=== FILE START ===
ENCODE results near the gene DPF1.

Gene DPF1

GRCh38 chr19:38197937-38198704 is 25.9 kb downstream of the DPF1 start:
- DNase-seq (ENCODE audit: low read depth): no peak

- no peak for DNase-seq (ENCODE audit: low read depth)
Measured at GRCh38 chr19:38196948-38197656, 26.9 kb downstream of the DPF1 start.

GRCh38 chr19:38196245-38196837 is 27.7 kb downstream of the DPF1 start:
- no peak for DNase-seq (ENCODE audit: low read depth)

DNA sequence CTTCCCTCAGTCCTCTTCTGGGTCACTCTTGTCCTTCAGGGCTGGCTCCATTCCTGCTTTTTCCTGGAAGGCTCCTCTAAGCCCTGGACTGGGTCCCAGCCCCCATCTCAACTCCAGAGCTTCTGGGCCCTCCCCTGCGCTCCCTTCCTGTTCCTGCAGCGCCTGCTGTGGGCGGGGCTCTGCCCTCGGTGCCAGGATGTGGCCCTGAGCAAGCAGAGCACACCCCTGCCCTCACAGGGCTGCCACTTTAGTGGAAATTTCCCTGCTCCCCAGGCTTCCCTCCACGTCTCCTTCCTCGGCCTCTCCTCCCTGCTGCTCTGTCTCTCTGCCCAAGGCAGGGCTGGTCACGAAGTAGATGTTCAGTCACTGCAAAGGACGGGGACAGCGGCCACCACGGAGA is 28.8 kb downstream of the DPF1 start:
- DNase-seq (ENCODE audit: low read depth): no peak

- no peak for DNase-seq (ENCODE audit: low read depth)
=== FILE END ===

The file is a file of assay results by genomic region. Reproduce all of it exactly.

ENCODE results near the gene DPF1.

Gene DPF1

GRCh38 chr19:38197937-38198704 is 25.9 kb downstream of the DPF1 start:
- DNase-seq (ENCODE audit: low read depth): no peak

- no peak for DNase-seq (ENCODE audit: low read depth)
Measured at GRCh38 chr19:38196948-38197656, 26.9 kb downstream of the DPF1 start.

GRCh38 chr19:38196245-38196837 is 27.7 kb downstream of the DPF1 start:
- no peak for DNase-seq (ENCODE audit: low read depth)

DNA sequence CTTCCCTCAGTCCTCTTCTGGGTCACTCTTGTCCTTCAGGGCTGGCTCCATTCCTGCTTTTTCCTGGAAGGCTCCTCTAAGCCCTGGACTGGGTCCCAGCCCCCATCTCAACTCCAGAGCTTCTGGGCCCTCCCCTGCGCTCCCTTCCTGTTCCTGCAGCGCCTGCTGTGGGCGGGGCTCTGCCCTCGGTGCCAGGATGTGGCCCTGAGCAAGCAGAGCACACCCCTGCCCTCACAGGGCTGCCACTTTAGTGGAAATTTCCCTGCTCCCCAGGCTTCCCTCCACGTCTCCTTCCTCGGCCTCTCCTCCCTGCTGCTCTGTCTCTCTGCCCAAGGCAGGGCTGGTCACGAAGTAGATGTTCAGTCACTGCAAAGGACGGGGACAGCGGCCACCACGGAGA is 28.8 kb downstream of the DPF1 start:
- DNase-seq (ENCODE audit: low read depth): no peak

- no peak for DNase-seq (ENCODE audit: low read depth)